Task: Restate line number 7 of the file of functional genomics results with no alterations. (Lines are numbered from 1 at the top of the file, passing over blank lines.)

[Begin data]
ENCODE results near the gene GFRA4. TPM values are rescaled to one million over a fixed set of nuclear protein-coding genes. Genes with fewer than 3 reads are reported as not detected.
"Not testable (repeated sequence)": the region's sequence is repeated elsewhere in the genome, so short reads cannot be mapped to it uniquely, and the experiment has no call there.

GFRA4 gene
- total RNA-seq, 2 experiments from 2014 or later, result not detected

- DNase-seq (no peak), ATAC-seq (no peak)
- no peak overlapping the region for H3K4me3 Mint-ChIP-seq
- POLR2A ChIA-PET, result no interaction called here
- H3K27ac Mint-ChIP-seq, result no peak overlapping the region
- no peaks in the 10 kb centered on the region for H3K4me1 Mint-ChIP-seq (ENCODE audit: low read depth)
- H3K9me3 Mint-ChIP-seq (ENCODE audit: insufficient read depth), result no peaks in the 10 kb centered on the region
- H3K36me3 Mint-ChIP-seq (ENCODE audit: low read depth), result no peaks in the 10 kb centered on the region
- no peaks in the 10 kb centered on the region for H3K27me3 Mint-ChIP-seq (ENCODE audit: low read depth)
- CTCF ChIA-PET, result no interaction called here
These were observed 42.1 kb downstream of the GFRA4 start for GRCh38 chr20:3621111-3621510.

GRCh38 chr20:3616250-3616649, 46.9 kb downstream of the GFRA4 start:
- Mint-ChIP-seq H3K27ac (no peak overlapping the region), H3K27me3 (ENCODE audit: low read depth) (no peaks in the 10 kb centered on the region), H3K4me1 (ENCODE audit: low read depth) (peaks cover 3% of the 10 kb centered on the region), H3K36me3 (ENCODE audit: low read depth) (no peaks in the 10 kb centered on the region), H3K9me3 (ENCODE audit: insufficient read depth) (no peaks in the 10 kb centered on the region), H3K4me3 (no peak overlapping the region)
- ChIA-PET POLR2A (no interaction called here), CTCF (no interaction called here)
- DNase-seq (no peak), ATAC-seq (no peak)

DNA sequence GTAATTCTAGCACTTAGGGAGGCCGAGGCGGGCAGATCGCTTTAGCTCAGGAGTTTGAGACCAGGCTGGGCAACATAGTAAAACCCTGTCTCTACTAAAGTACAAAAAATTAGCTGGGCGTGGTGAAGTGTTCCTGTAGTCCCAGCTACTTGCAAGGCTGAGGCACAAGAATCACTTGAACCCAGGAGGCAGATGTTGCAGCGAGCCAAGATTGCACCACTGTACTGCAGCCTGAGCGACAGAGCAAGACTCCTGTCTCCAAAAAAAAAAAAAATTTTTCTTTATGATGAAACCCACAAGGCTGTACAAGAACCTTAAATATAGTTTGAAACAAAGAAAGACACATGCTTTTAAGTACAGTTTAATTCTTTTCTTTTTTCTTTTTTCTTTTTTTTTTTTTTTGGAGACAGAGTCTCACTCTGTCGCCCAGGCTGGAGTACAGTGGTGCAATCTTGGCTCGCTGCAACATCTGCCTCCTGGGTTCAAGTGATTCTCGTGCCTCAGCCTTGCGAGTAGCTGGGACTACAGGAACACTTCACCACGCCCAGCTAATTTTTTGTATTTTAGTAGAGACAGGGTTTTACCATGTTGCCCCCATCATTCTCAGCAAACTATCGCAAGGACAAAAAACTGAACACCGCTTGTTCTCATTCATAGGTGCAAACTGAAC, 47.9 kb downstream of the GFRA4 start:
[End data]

- POLR2A ChIA-PET, result no interaction called here